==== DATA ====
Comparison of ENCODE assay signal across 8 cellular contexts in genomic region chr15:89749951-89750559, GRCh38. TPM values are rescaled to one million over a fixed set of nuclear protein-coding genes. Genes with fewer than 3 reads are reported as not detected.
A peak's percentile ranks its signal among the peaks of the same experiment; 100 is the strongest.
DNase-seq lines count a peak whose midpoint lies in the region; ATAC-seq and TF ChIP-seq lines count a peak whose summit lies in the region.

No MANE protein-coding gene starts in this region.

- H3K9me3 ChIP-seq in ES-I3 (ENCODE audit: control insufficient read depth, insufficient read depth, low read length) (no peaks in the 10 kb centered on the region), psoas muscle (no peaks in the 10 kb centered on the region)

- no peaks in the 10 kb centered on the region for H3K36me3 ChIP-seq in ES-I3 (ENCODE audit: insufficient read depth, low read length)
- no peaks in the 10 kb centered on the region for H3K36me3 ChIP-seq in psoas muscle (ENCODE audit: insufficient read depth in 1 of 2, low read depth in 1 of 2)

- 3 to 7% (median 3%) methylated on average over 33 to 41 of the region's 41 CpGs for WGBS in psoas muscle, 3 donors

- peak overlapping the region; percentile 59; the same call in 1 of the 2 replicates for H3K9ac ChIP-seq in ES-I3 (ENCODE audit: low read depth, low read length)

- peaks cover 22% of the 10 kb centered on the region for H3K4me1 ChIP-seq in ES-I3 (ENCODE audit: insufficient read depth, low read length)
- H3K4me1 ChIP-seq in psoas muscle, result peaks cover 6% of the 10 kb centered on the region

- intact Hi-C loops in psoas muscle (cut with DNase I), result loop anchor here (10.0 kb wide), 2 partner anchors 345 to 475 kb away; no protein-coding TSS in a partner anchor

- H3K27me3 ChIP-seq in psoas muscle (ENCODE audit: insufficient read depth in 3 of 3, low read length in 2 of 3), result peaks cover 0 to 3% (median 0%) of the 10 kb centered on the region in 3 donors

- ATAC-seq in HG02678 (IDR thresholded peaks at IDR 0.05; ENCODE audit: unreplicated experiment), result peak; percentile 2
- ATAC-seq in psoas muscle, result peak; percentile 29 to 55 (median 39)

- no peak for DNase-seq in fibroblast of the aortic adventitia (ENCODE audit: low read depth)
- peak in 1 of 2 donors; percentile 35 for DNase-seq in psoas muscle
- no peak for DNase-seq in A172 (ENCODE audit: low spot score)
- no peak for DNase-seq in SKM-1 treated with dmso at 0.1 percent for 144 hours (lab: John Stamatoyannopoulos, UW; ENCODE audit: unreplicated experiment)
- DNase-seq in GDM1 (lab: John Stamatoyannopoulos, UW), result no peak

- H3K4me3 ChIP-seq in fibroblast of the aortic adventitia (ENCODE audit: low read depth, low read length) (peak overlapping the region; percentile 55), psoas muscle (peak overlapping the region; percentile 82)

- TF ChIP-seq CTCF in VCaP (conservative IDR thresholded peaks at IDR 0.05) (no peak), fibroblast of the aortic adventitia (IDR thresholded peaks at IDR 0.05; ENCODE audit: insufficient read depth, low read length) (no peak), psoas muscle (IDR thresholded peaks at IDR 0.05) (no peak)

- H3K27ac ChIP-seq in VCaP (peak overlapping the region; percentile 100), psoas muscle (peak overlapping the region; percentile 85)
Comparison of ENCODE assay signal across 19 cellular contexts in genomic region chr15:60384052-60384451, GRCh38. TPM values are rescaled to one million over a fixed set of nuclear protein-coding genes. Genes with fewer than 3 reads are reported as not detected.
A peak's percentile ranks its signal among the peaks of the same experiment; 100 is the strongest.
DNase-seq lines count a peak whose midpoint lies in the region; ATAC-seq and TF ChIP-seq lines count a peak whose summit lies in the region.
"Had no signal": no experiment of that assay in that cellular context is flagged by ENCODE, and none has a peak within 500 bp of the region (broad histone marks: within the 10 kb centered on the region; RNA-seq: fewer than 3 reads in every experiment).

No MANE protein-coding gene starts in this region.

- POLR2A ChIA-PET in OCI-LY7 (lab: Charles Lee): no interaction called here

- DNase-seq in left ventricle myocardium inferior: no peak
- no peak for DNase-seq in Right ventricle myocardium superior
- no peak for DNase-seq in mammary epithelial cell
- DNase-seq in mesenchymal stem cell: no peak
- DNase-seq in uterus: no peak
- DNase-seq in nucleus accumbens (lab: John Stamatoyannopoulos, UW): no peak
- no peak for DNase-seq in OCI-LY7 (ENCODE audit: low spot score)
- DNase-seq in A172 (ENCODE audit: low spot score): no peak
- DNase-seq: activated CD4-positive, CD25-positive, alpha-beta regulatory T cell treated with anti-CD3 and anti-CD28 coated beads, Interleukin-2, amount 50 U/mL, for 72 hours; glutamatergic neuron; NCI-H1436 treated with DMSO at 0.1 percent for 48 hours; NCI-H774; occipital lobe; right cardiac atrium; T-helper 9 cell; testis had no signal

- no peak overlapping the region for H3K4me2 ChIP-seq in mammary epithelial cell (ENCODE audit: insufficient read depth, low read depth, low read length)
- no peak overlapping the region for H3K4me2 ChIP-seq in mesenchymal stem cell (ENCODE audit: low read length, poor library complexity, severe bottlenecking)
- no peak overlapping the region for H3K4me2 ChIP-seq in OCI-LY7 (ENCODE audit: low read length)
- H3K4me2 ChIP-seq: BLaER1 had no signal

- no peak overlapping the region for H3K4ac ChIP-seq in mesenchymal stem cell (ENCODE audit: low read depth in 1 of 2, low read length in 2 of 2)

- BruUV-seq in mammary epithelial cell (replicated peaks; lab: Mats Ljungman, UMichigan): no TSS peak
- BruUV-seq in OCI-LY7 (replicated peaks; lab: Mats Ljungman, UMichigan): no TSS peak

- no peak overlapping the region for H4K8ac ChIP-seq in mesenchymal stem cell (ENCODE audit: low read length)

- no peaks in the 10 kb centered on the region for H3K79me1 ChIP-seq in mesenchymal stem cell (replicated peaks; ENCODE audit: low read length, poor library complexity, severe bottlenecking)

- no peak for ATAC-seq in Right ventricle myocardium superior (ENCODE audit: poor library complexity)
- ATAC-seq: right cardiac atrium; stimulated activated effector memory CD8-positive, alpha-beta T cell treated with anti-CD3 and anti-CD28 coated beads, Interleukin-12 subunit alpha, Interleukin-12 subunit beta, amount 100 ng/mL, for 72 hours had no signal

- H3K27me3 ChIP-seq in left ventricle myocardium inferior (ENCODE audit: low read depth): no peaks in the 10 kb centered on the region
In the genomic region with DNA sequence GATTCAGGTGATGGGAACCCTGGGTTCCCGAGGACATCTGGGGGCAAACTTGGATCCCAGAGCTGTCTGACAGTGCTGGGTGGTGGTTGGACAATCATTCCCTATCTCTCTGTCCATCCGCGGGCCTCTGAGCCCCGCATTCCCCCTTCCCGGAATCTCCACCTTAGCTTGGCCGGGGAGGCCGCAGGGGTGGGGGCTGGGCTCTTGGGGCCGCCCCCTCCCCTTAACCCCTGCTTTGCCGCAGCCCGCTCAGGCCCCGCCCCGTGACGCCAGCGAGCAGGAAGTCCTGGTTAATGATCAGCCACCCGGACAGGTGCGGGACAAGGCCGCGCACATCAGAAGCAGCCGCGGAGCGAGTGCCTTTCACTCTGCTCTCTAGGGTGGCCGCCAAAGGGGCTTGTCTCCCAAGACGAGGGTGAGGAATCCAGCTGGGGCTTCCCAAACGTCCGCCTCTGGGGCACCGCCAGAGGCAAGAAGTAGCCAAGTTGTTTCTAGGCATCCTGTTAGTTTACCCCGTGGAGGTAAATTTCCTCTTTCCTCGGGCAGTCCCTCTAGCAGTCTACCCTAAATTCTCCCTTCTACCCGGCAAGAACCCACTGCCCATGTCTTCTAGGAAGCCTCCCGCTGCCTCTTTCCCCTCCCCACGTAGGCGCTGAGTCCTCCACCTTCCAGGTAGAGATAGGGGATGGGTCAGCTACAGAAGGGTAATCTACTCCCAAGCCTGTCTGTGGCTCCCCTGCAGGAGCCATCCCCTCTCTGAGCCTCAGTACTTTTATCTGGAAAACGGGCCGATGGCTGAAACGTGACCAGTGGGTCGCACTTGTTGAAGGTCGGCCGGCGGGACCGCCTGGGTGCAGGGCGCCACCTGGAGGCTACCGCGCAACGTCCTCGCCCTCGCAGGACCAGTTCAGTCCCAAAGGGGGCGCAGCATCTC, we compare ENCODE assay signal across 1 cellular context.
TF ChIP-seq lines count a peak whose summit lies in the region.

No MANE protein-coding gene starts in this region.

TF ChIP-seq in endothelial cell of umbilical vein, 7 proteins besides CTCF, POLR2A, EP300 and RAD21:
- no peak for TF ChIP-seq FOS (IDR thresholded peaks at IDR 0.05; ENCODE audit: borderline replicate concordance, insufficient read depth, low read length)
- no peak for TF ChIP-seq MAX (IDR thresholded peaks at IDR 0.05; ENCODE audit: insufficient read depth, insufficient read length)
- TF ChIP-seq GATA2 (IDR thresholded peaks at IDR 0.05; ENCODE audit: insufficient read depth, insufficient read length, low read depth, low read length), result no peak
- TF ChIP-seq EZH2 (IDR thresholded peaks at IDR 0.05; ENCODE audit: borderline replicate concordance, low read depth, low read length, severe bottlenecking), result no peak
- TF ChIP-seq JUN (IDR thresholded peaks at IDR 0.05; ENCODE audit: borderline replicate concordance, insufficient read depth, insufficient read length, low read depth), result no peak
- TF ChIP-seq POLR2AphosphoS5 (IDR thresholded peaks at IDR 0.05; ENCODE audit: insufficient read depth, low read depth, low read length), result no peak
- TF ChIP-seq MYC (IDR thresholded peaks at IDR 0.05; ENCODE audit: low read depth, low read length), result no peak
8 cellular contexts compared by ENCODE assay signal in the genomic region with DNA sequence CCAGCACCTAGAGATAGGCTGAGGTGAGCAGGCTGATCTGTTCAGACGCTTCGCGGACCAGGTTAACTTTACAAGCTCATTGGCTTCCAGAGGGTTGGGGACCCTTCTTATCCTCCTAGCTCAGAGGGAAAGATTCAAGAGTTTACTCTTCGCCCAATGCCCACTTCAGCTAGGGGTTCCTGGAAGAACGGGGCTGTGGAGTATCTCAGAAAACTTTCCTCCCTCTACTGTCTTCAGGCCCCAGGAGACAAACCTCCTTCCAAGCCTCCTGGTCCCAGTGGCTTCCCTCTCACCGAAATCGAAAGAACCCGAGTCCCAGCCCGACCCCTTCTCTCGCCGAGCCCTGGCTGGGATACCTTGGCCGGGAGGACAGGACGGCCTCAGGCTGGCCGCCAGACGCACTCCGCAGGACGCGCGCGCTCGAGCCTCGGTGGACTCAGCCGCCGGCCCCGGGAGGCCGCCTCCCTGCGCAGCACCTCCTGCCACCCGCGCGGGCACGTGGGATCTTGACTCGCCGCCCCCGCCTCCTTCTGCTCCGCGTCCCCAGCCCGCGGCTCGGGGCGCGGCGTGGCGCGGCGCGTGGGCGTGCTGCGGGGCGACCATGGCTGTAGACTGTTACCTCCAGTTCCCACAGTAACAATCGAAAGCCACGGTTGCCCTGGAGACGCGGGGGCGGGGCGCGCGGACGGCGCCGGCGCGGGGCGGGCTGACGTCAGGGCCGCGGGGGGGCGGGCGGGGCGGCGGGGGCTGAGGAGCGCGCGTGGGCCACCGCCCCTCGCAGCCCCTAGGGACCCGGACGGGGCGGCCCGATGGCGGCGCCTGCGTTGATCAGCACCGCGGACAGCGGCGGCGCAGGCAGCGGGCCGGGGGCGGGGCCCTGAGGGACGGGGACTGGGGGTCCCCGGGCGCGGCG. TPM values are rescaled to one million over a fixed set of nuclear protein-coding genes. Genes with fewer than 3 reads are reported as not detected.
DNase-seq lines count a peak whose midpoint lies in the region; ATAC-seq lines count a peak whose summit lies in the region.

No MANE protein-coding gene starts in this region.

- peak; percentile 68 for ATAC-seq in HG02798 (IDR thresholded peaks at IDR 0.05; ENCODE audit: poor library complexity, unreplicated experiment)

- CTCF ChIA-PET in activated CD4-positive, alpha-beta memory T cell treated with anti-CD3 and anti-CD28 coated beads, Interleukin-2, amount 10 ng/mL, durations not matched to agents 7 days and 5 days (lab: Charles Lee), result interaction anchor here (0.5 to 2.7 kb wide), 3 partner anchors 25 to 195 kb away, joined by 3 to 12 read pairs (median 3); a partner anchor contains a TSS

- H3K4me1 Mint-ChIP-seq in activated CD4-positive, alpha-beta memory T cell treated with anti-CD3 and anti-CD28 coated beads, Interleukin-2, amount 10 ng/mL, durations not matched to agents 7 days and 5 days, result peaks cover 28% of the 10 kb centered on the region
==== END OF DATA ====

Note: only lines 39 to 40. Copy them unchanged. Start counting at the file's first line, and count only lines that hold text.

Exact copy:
- no peak overlapping the region for H3K4me2 ChIP-seq in mammary epithelial cell (ENCODE audit: insufficient read depth, low read depth, low read length)
- no peak overlapping the region for H3K4me2 ChIP-seq in mesenchymal stem cell (ENCODE audit: low read length, poor library complexity, severe bottlenecking)